Mr. Seward to Mr. Clay.
Sir: Your despatch of January 7, in which you survey the condition of the country at home, as well as its relations abroad, has been received and submitted to the President.
There is, I fear, too much of truth and justice in the views of European sentiment which you present, as there is also in your estimate of the domestic trials and dangers through which we have to pass. But, on the other hand, the clear moral right, as well as no inconsiderable moral and material strength and power, are on the side of the Union. The sentiment of devotion to it, and the principle of making that devotion the great element of political action, happily every day gain intensity, as well as expansion, equally in Congress and among the people. The confidence of the government is built in some measure upon its plans of the campaign which is opening, and these plans cannot wisely be made known. I must be content, therefore, with assuring you that the doubts or fears which our representatives abroad continually present to us find no lodgement whatever in our own minds.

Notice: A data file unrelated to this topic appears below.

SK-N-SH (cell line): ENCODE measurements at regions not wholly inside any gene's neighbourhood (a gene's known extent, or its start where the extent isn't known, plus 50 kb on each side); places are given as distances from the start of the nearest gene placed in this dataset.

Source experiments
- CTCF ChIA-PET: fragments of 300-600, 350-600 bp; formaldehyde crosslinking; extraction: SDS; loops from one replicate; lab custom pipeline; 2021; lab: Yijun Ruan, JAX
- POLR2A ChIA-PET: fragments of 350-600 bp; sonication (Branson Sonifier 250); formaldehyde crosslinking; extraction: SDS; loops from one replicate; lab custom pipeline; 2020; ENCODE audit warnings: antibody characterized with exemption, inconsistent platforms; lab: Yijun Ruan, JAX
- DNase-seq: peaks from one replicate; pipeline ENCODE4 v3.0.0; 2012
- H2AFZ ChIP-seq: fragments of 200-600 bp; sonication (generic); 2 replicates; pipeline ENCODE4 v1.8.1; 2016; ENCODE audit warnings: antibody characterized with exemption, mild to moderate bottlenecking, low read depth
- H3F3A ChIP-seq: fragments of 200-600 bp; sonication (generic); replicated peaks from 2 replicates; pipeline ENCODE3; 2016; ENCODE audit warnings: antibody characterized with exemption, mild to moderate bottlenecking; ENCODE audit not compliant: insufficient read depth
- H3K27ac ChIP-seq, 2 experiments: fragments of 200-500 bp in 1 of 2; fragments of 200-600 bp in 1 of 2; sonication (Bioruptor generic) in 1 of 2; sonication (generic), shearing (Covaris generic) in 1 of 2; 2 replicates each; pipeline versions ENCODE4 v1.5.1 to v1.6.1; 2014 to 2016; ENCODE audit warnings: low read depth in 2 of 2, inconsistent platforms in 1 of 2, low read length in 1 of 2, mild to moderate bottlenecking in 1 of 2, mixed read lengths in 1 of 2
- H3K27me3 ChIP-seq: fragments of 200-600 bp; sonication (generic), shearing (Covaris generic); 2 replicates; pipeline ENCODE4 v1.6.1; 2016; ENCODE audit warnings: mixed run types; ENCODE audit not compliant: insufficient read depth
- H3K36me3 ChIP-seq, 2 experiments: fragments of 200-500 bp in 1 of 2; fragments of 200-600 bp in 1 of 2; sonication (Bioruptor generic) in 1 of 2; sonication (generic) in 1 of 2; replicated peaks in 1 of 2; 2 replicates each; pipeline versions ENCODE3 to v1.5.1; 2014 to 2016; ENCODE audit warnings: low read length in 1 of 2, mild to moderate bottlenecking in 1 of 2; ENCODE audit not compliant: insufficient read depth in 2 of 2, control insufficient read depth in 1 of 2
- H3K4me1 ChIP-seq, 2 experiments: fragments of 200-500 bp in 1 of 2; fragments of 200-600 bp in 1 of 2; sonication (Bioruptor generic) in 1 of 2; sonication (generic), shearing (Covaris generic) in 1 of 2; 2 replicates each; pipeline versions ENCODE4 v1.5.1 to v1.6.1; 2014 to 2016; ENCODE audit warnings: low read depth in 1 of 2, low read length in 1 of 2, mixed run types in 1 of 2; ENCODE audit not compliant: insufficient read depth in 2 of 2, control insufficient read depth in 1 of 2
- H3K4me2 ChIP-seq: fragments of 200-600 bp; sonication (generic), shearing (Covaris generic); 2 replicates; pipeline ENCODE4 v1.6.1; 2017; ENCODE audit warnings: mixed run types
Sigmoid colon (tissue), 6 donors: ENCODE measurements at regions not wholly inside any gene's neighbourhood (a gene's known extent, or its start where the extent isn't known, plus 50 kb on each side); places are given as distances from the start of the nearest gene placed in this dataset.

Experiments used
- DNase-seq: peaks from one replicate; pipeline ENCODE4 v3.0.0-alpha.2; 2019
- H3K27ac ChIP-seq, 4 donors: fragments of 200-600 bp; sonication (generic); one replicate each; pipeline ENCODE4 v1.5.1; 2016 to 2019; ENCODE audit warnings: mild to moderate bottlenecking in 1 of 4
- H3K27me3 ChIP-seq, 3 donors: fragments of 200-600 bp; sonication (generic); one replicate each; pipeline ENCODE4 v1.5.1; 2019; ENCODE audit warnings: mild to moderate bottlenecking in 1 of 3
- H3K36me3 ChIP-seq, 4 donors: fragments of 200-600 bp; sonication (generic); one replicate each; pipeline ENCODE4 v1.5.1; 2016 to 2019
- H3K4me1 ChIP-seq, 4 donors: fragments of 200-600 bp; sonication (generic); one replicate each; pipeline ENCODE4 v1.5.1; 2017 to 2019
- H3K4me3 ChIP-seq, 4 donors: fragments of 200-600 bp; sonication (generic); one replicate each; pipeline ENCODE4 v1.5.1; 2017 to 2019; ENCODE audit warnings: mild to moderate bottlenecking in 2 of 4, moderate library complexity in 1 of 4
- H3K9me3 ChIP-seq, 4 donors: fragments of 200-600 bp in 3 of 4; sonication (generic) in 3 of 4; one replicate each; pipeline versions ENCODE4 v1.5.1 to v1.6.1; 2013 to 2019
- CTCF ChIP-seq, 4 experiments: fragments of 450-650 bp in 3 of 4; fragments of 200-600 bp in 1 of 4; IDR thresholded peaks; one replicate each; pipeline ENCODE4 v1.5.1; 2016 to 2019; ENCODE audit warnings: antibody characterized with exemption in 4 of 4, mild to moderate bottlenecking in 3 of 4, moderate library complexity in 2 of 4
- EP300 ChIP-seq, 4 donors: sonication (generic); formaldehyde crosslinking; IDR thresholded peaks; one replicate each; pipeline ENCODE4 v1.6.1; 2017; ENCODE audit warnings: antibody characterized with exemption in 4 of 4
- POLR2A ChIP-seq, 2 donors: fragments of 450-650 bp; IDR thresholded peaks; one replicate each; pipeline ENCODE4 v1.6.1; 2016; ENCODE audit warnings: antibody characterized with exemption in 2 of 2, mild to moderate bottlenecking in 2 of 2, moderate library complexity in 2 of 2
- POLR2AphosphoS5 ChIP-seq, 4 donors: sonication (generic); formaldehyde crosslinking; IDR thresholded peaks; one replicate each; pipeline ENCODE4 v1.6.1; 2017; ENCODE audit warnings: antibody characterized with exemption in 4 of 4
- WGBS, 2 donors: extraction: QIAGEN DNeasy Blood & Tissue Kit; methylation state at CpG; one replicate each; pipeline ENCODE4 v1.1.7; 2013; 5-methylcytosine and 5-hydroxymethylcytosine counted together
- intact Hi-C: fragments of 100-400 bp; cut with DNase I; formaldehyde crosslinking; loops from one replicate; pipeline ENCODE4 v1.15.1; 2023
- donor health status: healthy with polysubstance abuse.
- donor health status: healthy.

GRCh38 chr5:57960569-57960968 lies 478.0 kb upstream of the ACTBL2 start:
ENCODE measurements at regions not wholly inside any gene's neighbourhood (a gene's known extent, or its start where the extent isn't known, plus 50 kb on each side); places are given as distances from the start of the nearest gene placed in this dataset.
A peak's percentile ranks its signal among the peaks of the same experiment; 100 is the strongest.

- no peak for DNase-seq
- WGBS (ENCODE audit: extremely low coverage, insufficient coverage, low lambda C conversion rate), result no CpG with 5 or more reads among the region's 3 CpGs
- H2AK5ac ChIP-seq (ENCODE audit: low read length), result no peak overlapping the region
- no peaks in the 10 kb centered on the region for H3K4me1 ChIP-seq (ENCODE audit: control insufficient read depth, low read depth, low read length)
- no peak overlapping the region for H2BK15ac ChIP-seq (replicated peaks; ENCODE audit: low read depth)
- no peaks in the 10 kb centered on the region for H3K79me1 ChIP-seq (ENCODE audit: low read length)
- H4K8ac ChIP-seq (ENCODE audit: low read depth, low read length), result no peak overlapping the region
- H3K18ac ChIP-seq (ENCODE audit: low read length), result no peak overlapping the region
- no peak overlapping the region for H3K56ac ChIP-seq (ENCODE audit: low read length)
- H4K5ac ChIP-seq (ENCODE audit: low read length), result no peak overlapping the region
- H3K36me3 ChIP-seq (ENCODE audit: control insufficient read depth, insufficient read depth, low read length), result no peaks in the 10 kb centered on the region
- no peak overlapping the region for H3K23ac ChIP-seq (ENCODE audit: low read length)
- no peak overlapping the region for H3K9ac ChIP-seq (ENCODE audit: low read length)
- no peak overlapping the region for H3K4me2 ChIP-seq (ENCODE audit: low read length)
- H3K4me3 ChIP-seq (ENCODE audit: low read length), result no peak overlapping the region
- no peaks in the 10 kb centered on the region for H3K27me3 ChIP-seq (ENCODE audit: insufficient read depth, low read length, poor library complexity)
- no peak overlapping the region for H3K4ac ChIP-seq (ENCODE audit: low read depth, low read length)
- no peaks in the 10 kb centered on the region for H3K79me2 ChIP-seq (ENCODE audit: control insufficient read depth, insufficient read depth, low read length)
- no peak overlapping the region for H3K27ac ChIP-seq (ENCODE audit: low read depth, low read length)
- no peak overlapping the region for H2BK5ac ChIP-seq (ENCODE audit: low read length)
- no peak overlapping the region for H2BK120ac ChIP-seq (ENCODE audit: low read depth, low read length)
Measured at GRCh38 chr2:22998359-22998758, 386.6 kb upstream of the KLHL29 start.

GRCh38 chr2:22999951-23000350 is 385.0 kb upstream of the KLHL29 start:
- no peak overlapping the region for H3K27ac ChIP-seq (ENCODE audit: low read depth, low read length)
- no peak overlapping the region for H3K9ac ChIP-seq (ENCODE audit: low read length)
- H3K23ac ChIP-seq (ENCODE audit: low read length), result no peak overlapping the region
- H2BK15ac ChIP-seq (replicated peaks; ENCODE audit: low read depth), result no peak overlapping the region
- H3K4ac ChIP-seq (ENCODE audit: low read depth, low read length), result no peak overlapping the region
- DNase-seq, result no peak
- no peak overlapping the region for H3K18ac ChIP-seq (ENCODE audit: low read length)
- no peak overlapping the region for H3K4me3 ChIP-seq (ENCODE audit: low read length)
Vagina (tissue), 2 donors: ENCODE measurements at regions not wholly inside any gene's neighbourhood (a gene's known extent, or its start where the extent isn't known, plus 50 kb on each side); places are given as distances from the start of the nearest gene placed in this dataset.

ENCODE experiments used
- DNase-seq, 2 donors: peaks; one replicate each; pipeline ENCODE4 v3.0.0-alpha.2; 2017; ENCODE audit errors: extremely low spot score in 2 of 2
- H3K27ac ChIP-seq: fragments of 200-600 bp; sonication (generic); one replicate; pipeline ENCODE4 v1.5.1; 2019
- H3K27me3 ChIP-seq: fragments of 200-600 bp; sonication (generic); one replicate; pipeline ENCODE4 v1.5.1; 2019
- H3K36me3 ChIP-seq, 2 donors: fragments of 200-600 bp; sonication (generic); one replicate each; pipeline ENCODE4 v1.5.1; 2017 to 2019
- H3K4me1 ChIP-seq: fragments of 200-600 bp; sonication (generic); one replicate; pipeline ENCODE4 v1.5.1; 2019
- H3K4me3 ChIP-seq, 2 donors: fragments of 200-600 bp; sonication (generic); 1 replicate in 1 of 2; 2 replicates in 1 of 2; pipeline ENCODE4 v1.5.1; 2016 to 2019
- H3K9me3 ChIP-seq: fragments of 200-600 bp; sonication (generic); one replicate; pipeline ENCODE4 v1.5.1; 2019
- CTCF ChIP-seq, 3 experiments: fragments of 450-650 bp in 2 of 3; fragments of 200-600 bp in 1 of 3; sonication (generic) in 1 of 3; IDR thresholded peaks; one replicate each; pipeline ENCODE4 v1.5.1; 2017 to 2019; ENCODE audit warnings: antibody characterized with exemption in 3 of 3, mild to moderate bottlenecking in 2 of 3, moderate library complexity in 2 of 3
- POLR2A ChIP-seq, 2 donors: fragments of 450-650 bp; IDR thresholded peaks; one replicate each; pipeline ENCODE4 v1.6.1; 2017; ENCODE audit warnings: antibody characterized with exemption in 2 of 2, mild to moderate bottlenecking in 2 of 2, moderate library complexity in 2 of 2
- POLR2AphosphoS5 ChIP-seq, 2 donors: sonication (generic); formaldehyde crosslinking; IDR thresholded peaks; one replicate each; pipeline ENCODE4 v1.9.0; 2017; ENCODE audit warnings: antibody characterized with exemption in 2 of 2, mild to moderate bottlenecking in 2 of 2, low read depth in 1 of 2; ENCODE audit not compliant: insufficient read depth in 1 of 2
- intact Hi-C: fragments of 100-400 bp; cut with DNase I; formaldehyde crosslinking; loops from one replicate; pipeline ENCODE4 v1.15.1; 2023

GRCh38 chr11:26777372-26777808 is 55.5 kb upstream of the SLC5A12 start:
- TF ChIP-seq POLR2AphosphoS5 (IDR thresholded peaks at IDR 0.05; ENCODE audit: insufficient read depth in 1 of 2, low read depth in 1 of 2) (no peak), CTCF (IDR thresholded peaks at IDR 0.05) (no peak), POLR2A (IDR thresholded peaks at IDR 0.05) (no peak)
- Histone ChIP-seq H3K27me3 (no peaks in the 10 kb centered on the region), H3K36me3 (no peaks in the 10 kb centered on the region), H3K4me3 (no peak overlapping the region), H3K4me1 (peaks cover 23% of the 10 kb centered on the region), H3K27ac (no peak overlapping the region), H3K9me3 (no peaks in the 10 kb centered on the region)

I am, sir, your obedient servant,
Cassius M. Clay, Esq., &c., &c., &c.